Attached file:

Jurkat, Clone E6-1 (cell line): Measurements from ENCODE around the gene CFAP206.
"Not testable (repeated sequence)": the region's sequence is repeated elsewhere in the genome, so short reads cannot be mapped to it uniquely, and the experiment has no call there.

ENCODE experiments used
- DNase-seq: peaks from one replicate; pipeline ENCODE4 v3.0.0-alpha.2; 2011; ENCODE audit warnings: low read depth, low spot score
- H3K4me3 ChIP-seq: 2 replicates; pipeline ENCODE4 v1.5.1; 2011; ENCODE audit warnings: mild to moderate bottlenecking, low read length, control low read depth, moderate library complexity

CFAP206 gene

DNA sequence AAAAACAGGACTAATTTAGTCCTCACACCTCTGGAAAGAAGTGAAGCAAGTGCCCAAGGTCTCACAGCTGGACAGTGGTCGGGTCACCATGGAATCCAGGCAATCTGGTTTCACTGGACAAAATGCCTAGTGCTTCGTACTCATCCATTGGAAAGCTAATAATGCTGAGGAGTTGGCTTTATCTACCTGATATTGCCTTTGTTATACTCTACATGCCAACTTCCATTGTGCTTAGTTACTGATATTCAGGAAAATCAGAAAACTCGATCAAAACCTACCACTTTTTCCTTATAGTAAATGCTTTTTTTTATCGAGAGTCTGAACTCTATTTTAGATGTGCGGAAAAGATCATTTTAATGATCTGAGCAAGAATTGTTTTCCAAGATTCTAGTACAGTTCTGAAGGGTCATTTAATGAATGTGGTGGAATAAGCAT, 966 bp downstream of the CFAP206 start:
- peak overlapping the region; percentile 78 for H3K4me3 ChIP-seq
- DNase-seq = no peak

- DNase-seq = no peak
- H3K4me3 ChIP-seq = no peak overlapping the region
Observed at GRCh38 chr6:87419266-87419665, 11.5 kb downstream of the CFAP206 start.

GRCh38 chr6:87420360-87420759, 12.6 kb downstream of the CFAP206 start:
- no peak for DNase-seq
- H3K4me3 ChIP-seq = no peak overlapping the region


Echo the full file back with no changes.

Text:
Jurkat, Clone E6-1 (cell line): Measurements from ENCODE around the gene CFAP206.
"Not testable (repeated sequence)": the region's sequence is repeated elsewhere in the genome, so short reads cannot be mapped to it uniquely, and the experiment has no call there.

ENCODE experiments used
- DNase-seq: peaks from one replicate; pipeline ENCODE4 v3.0.0-alpha.2; 2011; ENCODE audit warnings: low read depth, low spot score
- H3K4me3 ChIP-seq: 2 replicates; pipeline ENCODE4 v1.5.1; 2011; ENCODE audit warnings: mild to moderate bottlenecking, low read length, control low read depth, moderate library complexity

CFAP206 gene

DNA sequence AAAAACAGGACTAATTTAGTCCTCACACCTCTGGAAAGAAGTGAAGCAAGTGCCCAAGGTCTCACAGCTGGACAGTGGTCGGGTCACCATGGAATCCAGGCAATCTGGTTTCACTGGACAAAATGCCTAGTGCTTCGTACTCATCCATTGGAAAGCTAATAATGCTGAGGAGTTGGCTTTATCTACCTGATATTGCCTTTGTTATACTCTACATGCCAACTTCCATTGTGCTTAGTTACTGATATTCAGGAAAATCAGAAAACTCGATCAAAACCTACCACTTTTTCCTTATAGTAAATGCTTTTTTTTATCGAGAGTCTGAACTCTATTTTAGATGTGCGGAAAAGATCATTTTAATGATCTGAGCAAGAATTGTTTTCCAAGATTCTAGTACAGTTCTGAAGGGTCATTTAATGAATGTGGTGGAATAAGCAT, 966 bp downstream of the CFAP206 start:
- peak overlapping the region; percentile 78 for H3K4me3 ChIP-seq
- DNase-seq = no peak

- DNase-seq = no peak
- H3K4me3 ChIP-seq = no peak overlapping the region
Observed at GRCh38 chr6:87419266-87419665, 11.5 kb downstream of the CFAP206 start.

GRCh38 chr6:87420360-87420759, 12.6 kb downstream of the CFAP206 start:
- no peak for DNase-seq
- H3K4me3 ChIP-seq = no peak overlapping the region